Leaders of the U.S. House of Representatives on Tuesday unveiled a bill to increase domestic production of semiconductors and improve the nation's ability to compete with China. File Photo by Kevin Dietsch/UPI | License Photo
Jan. 26 (UPI) -- Democratic leaders of the House of Representatives on Tuesday unveiled a bill aimed at bolstering U.S. chip manufacturing and improving the nation's ability to compete against China.
Called the America Creating Opportunities for Manufacturing, Pre-Eminence in Technology and Economic Strength Act of 2022 -- or America COMPETES for short -- the bill includes $52 billion for the U.S. semiconductor industry and another $45 billion to improve the supply chain to produce goods domestically in order to prevent shortages.
On China, the bill increases State Department staff and resources devoted to the Indo-Pacific region where rising tensions have been blamed on Beijing's aggression.
It also calls for the creation of a plan to improve U.S. relations in the region as well as protections for Uighur refugees and Hong Kongers and authorizes $225 million over five years for international military education and training.
Concerning Taiwan, the bill seeks to improve the United States' relationship with the island and to view it "as a vital part" of the U.S. Indo-Pacific foreign policy.
The Biden administration has sought to improve domestic production of chips amid an ongoing shortage, and the Commerce Department on Tuesday released a report stating "the semiconductor supply chain remains fragile" and that "[d]emand continues to far outstrip supply."
The White House on Tuesday said the bill "will make our supply chains stronger and reinvigorate the innovation engine of our economy to outcompete China and the rest of the world for decades to come."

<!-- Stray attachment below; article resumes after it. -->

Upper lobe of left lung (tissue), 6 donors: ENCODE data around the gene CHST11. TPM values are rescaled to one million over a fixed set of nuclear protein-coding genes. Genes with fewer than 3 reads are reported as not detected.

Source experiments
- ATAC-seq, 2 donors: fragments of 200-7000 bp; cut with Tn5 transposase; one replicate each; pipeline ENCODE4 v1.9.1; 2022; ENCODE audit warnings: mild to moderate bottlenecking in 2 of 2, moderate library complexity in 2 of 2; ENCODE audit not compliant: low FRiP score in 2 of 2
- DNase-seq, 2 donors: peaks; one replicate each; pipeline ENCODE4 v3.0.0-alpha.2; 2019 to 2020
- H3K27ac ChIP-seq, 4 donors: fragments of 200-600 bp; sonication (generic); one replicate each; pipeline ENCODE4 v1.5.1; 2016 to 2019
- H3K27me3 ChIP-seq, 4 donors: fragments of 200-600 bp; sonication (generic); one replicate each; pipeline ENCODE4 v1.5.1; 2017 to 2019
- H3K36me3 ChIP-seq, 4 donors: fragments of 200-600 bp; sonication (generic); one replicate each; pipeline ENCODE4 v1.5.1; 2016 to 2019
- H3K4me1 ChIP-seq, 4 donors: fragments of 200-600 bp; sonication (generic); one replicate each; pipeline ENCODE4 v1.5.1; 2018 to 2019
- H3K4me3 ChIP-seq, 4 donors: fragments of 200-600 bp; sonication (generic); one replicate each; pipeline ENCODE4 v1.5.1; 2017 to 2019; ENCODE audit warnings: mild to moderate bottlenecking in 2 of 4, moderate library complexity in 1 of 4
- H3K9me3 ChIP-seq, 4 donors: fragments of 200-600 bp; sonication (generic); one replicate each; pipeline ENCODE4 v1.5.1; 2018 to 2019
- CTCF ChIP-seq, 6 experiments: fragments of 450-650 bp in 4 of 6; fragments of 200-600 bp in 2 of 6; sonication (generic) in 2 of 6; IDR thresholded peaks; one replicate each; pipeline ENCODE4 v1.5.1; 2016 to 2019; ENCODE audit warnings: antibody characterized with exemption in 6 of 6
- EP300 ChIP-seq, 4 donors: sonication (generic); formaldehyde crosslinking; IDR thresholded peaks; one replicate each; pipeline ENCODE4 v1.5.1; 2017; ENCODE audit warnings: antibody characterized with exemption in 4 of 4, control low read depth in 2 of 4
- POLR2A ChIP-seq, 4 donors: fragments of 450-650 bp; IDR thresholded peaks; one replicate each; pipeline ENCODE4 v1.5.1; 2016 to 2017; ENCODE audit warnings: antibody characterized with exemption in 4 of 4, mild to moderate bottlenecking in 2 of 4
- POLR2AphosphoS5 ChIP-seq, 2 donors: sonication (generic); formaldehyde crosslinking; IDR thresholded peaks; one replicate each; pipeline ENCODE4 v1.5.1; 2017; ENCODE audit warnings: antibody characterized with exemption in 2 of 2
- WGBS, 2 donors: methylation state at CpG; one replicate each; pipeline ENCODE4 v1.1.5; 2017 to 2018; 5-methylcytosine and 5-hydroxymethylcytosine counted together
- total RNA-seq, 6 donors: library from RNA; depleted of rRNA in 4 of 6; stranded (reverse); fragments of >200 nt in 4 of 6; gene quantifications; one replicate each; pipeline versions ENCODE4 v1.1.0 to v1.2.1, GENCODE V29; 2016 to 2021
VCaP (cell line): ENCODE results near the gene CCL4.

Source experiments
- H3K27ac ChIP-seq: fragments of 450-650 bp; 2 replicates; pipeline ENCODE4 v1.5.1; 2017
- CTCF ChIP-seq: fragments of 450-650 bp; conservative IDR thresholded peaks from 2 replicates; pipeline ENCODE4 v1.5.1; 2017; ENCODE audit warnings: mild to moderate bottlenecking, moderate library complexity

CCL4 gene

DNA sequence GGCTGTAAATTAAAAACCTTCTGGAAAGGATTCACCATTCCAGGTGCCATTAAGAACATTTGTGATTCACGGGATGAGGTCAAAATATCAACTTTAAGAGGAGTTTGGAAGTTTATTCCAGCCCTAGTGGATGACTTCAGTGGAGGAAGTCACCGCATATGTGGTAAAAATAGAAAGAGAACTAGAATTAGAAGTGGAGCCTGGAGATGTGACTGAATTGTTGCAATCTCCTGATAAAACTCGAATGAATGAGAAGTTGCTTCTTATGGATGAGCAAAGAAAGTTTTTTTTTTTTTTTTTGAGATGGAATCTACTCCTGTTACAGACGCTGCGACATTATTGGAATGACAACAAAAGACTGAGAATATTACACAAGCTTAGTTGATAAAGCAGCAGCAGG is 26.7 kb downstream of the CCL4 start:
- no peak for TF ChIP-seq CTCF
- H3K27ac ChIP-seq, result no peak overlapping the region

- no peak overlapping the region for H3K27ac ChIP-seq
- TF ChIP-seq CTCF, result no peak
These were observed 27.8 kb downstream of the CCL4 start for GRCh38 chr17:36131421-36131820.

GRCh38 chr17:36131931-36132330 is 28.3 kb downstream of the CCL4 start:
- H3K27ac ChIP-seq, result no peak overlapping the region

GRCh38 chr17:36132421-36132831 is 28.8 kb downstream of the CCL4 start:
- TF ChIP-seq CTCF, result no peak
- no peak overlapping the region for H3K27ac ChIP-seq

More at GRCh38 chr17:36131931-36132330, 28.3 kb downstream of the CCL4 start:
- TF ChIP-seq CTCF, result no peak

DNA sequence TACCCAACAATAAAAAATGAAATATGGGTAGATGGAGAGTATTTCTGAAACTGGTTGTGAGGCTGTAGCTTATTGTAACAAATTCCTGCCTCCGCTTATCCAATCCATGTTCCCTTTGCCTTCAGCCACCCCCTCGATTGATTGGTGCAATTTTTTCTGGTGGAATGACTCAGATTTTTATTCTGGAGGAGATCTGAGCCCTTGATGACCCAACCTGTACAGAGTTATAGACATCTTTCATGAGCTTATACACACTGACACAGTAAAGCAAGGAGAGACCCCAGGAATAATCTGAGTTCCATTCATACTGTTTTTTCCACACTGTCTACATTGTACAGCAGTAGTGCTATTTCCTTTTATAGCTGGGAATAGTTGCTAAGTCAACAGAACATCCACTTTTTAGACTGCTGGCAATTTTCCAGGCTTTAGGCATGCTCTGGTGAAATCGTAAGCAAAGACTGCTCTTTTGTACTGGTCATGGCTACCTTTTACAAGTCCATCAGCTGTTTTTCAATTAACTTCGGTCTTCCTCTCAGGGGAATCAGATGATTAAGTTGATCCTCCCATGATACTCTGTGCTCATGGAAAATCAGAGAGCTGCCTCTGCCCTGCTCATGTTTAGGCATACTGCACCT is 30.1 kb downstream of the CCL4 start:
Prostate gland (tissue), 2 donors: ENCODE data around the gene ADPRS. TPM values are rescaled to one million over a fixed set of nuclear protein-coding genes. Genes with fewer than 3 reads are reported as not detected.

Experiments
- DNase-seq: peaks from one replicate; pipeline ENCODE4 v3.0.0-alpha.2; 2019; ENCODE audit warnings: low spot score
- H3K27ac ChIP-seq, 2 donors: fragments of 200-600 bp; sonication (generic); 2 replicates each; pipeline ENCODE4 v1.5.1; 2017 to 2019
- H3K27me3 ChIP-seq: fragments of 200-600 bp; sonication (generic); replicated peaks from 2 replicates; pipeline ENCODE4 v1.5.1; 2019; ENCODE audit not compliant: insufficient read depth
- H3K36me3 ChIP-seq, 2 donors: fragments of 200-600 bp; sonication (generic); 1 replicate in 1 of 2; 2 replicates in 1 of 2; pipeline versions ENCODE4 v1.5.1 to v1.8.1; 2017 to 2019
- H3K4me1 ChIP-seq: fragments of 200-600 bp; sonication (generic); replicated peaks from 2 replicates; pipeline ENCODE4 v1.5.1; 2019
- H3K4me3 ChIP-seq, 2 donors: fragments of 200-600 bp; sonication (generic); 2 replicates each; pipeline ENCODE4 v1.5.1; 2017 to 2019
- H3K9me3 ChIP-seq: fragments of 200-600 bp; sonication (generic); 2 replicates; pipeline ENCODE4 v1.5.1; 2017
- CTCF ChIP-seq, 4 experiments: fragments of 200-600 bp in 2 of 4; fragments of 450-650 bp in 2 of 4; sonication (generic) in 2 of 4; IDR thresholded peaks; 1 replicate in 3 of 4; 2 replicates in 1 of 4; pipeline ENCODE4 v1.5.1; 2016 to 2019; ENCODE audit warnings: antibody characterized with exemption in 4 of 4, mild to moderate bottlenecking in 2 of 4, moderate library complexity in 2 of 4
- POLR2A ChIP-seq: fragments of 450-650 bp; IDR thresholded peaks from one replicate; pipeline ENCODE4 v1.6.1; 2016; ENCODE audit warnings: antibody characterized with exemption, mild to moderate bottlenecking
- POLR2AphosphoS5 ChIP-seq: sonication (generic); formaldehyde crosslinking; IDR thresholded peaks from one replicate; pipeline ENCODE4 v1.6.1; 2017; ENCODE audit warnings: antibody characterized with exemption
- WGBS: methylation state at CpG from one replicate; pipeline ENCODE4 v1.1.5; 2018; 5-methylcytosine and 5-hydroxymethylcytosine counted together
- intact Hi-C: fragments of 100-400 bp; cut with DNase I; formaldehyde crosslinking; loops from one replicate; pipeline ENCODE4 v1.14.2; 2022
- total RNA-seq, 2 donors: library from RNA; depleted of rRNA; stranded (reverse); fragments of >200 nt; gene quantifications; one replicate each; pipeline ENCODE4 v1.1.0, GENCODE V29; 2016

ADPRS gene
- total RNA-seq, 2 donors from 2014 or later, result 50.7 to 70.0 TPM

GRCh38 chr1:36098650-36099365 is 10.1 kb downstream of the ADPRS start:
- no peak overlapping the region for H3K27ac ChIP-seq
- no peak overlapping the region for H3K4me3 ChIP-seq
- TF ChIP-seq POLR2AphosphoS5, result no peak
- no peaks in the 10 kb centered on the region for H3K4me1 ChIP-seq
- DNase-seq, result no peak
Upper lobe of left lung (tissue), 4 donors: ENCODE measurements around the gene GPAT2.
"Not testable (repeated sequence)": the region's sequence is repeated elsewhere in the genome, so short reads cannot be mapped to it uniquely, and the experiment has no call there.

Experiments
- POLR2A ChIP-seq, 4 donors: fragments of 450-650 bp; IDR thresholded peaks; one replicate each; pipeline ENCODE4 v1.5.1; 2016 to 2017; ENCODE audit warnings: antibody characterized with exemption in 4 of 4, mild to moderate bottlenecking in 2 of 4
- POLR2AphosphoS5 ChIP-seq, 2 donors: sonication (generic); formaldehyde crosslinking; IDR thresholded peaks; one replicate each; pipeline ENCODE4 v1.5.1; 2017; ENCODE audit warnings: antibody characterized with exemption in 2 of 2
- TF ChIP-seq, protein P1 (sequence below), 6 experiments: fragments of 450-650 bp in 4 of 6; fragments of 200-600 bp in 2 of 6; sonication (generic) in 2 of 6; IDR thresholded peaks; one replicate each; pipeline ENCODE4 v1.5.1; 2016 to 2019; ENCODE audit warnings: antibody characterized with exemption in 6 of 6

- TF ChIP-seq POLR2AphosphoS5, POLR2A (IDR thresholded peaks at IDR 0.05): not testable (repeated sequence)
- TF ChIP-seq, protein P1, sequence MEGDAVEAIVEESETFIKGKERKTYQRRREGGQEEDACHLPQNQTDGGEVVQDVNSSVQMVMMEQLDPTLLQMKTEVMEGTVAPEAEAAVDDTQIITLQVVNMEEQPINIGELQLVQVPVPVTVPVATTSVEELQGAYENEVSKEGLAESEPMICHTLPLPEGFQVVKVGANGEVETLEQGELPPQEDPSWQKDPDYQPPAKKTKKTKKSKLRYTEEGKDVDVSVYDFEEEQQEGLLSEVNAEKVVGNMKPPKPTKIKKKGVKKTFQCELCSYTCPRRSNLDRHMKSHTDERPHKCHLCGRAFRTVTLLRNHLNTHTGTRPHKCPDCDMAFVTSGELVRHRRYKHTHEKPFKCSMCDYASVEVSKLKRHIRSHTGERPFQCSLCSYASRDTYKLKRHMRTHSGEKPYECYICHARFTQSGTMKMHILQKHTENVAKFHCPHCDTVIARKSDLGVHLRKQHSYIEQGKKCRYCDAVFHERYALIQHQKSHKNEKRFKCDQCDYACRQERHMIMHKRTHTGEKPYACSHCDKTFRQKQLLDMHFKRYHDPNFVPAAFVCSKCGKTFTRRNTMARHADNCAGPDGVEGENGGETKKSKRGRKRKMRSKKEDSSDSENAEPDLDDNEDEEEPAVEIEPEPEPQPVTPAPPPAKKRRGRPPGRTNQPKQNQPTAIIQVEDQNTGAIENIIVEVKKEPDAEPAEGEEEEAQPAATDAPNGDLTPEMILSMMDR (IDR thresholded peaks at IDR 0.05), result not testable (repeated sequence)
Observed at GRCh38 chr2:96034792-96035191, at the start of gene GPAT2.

It also compared the bill in a statement to those that powered the country to lead the global economy and expand the middle class as it will bring manufacturing jobs stateside that focus on easing supply chain bottlenecks like the one currently affecting the semiconductor industry.
Rep. Maxine Waters, D-Calif., chair of the Financial Services Committee, said the bill seeks to thwart attempts by China and other bad actors threatening U.S. national security and global financial stability.
"This is why the American COMPETE Act is commonsense, long overdue legislation that will finally hold countries like China accountable for the ways that they engage in illicit or aggressive activity to harm our nation's financial system," she said. "With this bill, our country and our allies will be stronger and better suited to compete and push back against these attacks."
The Senate passed its version of the bill in June. With Tuesday's unveiling of the House bill, the two chambers of Congress can now negotiate on a final verison.
"We're in an all-out race for the jobs of the future and to protect our country's global technological edge -- it's time to invest in America's workers and keep our tech economy on the cutting edge," Senate majority leader Chuck Schumer, D-N.Y, said in a statement.
"The stakes we face are enormous: If we do not invest now in researching, developing and manufacturing the technologies of the future, we risk falling behind China and other global competitors, endangering U.S. jobs, intellectual property and national security," he said.